On The Heels Of Russia’s Dollar Bond Default, Sri Lanka Defaults On Its Dollar Debt-Who Is Next To Destabilize Just So Its People Can Eat?

On The Heels Of Russia’s Dollar Bond Default, Sri Lanka Defaults On Its Dollar Debt-Who Is Next To Destabilize Just So Its People Can Eat? By Stan Szymanski  for Encouraging Angels

Noted journalist (once upon a time journalists were actually recognized as ‘noted’-not just paid off propagandists) and author Alfred Henry Lewis said in 1906, “There are only nine meals between mankind and anarchy.”

According to Bloomberg | Quint:

‘Sri Lanka warned of an unprecedented default and halted payments on foreign debt, an extraordinary step taken to preserve its dwindling dollar stockpile for essential food and fuel imports.’

So the war, the disruption in the supply chain and the at least perceived upheaval in the currency markets has caused a sovereign country to have to make the decision between national financial solvency and the ability to procure food for its people.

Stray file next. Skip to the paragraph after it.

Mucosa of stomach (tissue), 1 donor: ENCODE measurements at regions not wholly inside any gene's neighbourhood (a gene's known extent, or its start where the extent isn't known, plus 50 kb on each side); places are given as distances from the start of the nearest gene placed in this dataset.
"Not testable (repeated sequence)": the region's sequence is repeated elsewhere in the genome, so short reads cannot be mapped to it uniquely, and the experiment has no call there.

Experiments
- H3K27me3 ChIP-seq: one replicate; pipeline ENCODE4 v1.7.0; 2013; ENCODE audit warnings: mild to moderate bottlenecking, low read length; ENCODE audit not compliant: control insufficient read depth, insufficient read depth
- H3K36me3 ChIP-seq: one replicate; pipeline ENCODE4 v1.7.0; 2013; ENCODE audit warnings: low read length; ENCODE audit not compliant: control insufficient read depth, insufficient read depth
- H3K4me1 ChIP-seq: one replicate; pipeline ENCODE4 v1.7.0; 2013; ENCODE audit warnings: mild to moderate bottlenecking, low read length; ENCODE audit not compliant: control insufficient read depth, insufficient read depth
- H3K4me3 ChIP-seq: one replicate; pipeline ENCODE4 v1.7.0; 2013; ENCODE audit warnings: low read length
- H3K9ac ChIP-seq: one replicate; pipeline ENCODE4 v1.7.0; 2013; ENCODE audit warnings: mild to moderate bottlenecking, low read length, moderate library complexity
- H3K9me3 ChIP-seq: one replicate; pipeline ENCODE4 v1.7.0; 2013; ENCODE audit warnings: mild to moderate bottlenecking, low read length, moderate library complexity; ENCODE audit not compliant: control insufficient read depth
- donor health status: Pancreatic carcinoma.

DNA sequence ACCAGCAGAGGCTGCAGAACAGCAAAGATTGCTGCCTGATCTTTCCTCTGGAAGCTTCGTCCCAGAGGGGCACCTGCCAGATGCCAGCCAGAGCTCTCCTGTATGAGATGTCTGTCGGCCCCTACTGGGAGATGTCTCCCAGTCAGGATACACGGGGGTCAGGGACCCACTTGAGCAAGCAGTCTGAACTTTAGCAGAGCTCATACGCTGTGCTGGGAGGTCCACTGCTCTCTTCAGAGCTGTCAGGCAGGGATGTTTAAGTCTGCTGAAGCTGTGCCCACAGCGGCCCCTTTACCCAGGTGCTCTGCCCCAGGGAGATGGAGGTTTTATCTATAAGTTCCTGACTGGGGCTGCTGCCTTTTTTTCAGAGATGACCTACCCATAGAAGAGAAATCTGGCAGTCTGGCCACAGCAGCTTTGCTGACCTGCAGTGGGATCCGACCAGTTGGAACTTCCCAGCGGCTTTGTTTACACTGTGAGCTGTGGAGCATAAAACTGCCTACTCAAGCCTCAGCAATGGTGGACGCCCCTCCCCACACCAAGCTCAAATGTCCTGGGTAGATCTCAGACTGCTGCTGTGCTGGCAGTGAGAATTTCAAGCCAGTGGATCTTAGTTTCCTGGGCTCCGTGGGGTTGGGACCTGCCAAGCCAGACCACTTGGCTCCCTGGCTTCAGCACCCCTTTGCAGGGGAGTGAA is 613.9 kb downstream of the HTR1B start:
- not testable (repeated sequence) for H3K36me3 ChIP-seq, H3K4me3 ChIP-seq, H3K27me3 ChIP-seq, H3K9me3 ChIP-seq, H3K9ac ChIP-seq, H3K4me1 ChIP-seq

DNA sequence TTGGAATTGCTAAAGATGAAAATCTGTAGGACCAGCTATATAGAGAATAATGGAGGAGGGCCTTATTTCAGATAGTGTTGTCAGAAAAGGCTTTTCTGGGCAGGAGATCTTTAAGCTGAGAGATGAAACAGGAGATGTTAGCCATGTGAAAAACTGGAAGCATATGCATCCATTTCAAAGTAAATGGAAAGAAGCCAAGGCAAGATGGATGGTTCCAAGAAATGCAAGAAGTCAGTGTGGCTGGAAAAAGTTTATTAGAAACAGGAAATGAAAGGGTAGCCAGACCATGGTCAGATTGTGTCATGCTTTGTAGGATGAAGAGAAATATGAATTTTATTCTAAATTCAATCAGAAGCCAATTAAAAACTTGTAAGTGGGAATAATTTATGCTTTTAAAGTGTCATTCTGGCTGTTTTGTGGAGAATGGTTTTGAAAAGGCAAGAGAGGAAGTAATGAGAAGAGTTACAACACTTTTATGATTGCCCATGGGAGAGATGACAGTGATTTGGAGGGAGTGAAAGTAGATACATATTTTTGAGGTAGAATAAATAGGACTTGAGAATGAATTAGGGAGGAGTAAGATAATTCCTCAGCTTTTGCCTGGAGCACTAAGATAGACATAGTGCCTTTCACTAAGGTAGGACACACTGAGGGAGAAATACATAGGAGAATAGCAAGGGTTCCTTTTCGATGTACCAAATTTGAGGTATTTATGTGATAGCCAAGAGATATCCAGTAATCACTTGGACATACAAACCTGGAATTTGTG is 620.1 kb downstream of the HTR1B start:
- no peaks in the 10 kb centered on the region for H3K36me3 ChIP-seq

According to the article, inflation in Sri Lanka is running at 20% and the country suffers from daily power blackouts of up to 13 hours at a time. If the government of Sri Lanka cannot pay its debt service and is opting to buy food instead of financial compliance it is basically trying to fend off an ‘Arab Spring’ at home.

According to The Indian Express:

In 2011, during the Arab Spring, a popular slogan at demonstrations that would eventually topple the military government of Egyptian leader, Hosni Mubarak, was “bread, freedom and social justice.”

The politicians are trying to hold onto their power. They know that if there are riots over food, due either to lack of availability or skyrocketing price, that they will end up like Mubarak.

Ukraine and Russia together account for about 30 percent of the worlds’ grain production. The Ukraine may not be planting anything near a full years’ worth of crops. Russia has a war to wage and will be carefull with its grain for itself and its strategic partners. Three agricultural behemoths Cargill, ADM and Bunge control 90% of the global grain trade. Depending on where these companies loyalties lie, these are the seeds that may germinate into something much bigger than the Arab Spring.

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